XScreenSaver 5.18

XScreenSaver 5.18 is out now. A bunch of iOS tweaks, mostly.

I had submitted 5.17 to the app store on June 22, and they only got around to reviewing it today -- July 3, 11 days later. They rejected it because a single one of the ~200 display modes failed to launch.

I just submitted 5.18 to the app store. I guess now I wait another two weeks.

I can tell this is going to go well.

If any of you reading this have influence with the Apple app-review process, it sure would be nice if you could use that influence.

I added a "review note" this time asking them not to be ridiculous, but I doubt they even read those.

With this version, all but three of the savers now work on iOS. The only ones missing are Extrusion (because it uses GLE and GLUT); WebCollage (because it's written in Perl, and thus impossible); and Lockward (because it's all screwed up).

I added a pretty significant optimization to jwzgles.c. When calling glBegin/glEnd, it was translating that to glVertexPointer/glDrawArrays. An optimization that was in there the first time around was that when that was inside of a display list, it was the glVertexPointer/glDrawArrays calls that were recorded in the list, not each call to glVertex3f. But that meant that it was still shipping the vertex array off to the GPU each time the list was played back. I changed it so that, upon reaching glEndList, it gathers up all of the verts, texture coordinates, etc. into a single VBO, ships that off to the GPU once with glBufferData, and on subsequent runs of the display list, refers to that VBO instead. This means display lists are really doing what they were meant to do: saving geometry on the GPU in an easy-to-replay way. A bit of housekeeping overhead aside, this should be as efficient as both A) the way display lists worked in the olden days, and B) what you would get if you rewrote your code and rolled your VBOs by hand.

Funny thing is, it literally came to me in a dream. The night before I had actually said to myself, "there, it's done" and closed Xcode. Then I had a dream where I was actually coding this up, Emacs keystrokes and all. The next night I sat down and, basically, re-typed it.

I don't have coding dreams that often, but when I do they're often like that. My subconscious sends me an email saying, "Hey jerk, go type this."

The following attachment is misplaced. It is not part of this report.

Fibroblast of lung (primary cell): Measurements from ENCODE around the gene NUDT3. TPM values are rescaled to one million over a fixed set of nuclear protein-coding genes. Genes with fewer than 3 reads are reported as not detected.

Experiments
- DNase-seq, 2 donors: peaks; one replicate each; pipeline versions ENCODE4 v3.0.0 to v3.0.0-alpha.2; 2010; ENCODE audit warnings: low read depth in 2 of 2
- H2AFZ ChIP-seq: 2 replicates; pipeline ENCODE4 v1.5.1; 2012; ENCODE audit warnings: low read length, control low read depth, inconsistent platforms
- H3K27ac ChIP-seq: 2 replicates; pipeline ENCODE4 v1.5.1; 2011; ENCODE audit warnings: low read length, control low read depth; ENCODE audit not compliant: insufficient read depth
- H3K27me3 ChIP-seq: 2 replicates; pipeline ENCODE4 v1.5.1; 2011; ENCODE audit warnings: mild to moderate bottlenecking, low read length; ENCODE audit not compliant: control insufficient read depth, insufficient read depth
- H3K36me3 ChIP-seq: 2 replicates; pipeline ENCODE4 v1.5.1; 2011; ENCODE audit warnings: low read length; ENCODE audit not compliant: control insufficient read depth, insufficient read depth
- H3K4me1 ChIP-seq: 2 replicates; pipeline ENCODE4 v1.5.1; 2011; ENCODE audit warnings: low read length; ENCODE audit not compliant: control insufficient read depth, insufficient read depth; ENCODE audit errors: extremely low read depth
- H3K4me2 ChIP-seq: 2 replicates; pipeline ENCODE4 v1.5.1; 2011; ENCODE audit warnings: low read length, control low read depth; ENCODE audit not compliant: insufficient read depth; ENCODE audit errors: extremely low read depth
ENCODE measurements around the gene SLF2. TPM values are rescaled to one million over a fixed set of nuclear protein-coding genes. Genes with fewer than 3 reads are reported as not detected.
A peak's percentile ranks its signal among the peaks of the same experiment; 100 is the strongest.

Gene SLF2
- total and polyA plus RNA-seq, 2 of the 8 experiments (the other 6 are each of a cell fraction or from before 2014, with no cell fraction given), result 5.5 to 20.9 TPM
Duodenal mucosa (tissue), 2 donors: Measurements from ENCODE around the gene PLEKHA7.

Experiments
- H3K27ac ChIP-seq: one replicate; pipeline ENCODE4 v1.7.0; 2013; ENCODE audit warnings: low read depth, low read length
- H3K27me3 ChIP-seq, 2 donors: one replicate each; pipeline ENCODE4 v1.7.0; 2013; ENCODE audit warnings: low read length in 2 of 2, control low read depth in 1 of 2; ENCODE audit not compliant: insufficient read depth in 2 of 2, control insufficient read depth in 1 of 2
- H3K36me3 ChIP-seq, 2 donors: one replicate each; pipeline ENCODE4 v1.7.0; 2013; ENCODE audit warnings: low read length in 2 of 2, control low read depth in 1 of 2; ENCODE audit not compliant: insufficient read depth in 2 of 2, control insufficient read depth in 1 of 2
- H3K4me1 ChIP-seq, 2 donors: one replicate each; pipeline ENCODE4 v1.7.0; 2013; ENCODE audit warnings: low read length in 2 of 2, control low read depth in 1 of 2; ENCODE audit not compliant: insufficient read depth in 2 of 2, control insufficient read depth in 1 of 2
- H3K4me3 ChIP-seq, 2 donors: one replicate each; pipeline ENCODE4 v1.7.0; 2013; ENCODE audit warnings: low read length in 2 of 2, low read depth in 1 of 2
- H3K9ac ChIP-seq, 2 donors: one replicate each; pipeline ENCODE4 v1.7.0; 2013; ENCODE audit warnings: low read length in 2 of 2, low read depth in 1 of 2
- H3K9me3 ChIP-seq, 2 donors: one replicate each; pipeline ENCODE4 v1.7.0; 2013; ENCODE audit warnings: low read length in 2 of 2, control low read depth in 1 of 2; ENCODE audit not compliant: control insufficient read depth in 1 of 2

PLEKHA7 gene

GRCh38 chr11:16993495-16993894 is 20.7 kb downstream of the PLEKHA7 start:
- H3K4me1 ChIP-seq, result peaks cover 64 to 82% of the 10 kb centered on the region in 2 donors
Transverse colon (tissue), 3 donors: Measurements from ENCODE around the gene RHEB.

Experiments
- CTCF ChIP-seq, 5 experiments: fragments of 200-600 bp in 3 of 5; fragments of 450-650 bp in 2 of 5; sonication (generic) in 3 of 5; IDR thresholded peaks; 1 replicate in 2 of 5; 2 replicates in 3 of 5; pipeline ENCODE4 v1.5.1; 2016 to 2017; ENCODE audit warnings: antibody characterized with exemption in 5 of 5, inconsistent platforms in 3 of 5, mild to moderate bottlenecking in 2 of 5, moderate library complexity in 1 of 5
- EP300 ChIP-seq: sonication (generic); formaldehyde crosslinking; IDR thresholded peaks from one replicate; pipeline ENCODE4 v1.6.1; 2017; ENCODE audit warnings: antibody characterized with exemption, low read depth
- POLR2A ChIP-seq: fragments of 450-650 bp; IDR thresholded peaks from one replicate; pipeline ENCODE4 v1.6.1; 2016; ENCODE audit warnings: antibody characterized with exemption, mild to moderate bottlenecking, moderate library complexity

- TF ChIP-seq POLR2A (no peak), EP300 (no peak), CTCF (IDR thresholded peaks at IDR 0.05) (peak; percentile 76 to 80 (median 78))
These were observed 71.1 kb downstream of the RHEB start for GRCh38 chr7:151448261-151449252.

Previously, previously.

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8 Responses:

  1. Jason! says:

    I often dream in code when I'm working on something particularly engrossing or interesting or simply hard, but I've been doing more project management as of late, and caught myself dreaming in FrameMaker. I figure if I start dreaming in Visio or Excel it's time to switch jobs.

  2. Terry Weissman says:

    My experience with the app-submission process is that you can (at least sometimes) get a higher priority after you have been rejected, so that if you resubmit reasonably soon, you might be reviewed reasonably soon. At least, the one time I got rejected (because of an Apple bug on the iPad2, not my fault), they processed my revision pretty quickly.

  3. The app submission process is purposely broken - there is an automatic minimum of one week delay on app submissions. My guess is that they want people to be absolutely sure everything is perfect because the pain of submission is so bad no one wants to repeat it all the time.

    It's ridiculous that in 2012 we have to wait a week to get an app in the store, but people are used to it and Apple has no real incentive to change it.

  4. Ben says:

    Interesting yours took so much longer. Nearly all our submissions this year have been 7 days, with a couple 8.

  5. ryanlrussell says:

    Hey, free QA! Both in the app review process and in your dreams. :)

  6. Mario Gomez says:

    Very nice, Interesting yours took so much longer. Nearly all our submissions this year have been 7 days!

  7. Took nine days for us. Just got Ready for Sale, been waiting since the 25th. Not terrible, but not the best. (I've seen 5 days for updates.)

  8. mathew says:

    Clearly you have a much bigger tolerance for being jerked around than me. After a couple of iterations of trying to get my screensavers approved by Apple, I gave up and asked for my $99 back. I'm building Android apps now.

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